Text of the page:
WCTA Teens Suffer From Depression, Numbers Show

One of the nation’s largest threats in this day and age is the rapid and almost imperceptible disease known as depression. A mental illness spreading far and wide, depression, is heavily hitting a very familiar place, one we thought was safe; school.

The US Department of Health and Human Services listed that approximately 36% of Nevada high schoolers interviewed in 2017 had reported feeling sad or hopeless for about two weeks in a row; a definitive symptom of depression, often extending to academics.

But what of students at West Tech? “If you want a percentage, I’d say probably about 60% of the time, students will say that (they have depression),” said Lisa Lanza, West Tech biomedical and biotechnical councilor. “Here, I would say the depression stems more from academics and parental pressure.” The fact that more than half of the student body that has visited Mrs. Lanza reports symptoms of depression shows that there is a problem; perhaps not just at West, but perhaps in the entire world.

Aaron Dunning, teacher of world and US history at West Tech, suggests that perhaps more contact with the outside world may be a solution. “I really think that students need some more outside time,” he says. “We do way too much pushing people to be adults way too fast.” He continues to say that what students need is time to “be free and run around the neighborhood.”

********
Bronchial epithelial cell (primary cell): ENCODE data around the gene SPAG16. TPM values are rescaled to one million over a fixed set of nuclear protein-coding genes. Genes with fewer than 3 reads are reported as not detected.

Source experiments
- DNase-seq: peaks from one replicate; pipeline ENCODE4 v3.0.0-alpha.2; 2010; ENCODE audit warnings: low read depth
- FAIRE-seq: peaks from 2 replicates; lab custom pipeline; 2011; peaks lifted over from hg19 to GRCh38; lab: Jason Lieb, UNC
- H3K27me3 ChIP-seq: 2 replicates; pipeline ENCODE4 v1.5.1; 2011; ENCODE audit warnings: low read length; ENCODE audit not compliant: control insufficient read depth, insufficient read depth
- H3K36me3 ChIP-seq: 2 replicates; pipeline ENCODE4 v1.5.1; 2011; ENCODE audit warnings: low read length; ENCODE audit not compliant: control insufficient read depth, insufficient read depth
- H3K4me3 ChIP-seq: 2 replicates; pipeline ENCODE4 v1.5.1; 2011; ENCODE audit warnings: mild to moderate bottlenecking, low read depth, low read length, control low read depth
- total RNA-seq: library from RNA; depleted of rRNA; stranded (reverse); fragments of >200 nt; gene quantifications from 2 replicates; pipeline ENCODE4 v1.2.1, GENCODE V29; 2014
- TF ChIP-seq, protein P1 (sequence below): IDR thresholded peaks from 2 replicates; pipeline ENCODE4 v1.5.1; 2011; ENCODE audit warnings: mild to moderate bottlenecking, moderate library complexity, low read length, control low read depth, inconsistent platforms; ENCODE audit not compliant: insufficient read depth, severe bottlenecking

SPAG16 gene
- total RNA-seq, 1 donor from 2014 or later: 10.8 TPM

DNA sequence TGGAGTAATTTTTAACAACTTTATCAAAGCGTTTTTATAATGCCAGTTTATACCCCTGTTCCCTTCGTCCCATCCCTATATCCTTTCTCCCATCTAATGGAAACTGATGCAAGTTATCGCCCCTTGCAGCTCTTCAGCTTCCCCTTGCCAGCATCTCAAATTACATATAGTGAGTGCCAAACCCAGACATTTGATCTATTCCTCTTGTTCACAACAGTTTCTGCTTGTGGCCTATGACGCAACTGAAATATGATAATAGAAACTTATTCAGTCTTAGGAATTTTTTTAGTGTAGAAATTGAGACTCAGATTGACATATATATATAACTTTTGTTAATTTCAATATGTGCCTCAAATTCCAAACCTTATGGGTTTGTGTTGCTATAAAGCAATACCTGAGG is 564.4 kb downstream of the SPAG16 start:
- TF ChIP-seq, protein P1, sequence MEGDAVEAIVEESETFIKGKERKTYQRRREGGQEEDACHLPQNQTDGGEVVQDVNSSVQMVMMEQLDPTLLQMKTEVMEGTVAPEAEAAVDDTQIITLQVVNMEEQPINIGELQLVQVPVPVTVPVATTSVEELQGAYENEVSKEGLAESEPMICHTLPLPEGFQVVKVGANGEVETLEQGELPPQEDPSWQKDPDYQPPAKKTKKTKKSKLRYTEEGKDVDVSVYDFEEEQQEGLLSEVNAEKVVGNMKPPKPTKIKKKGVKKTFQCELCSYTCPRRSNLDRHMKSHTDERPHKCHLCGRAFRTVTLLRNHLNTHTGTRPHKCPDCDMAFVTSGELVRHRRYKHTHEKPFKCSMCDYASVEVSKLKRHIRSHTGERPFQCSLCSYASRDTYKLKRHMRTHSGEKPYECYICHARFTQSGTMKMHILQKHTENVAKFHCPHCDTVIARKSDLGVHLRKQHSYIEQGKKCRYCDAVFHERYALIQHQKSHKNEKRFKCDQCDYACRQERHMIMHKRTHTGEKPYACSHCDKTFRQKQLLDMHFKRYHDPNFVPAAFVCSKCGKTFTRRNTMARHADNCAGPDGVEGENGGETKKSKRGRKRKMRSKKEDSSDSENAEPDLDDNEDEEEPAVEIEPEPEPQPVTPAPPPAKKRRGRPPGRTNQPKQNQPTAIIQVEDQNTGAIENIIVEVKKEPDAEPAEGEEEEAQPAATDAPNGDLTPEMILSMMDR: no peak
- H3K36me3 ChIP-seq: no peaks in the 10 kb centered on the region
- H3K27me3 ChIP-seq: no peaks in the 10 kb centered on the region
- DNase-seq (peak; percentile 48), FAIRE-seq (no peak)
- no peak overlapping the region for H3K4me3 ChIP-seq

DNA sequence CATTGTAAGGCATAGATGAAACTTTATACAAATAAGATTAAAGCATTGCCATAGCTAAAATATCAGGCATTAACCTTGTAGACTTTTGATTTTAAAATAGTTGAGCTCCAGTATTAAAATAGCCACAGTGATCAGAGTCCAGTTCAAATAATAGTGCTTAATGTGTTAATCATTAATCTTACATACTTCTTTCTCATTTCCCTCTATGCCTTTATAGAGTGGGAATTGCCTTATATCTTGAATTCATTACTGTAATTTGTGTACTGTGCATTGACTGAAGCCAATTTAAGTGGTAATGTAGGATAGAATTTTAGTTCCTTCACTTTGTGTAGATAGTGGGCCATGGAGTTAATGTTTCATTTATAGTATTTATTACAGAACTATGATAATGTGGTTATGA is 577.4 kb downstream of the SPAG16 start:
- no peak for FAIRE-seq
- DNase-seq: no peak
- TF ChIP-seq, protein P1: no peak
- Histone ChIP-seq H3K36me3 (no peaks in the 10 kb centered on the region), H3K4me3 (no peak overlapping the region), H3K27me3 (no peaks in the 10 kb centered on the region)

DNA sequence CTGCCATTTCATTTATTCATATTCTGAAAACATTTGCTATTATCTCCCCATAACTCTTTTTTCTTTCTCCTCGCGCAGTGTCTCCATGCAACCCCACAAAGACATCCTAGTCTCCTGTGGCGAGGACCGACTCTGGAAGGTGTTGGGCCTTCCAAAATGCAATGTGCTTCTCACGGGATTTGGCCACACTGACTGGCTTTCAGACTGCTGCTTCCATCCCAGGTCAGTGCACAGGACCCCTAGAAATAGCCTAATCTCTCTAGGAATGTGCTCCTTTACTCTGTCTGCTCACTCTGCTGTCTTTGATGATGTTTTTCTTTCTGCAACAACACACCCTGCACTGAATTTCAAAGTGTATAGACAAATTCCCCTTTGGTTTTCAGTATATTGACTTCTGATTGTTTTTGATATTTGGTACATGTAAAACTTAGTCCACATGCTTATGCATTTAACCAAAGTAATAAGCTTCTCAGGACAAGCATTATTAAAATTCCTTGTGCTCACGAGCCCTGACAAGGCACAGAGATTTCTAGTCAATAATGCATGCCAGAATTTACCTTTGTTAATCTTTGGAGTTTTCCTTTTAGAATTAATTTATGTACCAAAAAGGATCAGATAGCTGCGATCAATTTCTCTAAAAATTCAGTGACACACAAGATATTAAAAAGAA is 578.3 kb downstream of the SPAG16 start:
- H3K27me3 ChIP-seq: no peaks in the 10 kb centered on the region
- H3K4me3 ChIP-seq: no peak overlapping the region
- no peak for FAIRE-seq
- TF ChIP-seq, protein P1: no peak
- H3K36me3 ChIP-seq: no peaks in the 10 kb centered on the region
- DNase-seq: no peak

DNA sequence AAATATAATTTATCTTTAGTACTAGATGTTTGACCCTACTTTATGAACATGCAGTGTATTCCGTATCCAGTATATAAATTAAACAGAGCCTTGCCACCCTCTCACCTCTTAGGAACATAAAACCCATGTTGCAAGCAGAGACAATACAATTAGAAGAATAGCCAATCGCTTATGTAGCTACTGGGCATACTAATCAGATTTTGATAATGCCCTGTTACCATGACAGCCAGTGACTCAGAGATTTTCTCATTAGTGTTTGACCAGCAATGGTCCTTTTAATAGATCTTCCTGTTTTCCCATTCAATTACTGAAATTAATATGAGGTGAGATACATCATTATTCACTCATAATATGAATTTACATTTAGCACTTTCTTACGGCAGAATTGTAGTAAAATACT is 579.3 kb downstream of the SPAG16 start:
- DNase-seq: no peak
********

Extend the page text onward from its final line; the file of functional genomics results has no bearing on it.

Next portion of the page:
Even West Tech’s student body has opinions about the topic. Junior Juan Gonzalez shares his thoughts; “The reason why it’s being so publicized is because it’s become such a serious problem. They’re (students with depression) not sharing it with their parents. There are many solutions, you know, that can help, but they’re not all guaranteed to work.” Solutions for teens include simply going to the school counselors, and perhaps a psychiatrist if all else fails. Though it’s not a pretty picture to paint, the teens of West Tech still have hope.

Photo Credit: Kyllian Thorne

Photo Caption: Friends still look out for each other, just like Kristof Tacata-Fe comforts Joshua Maristela.

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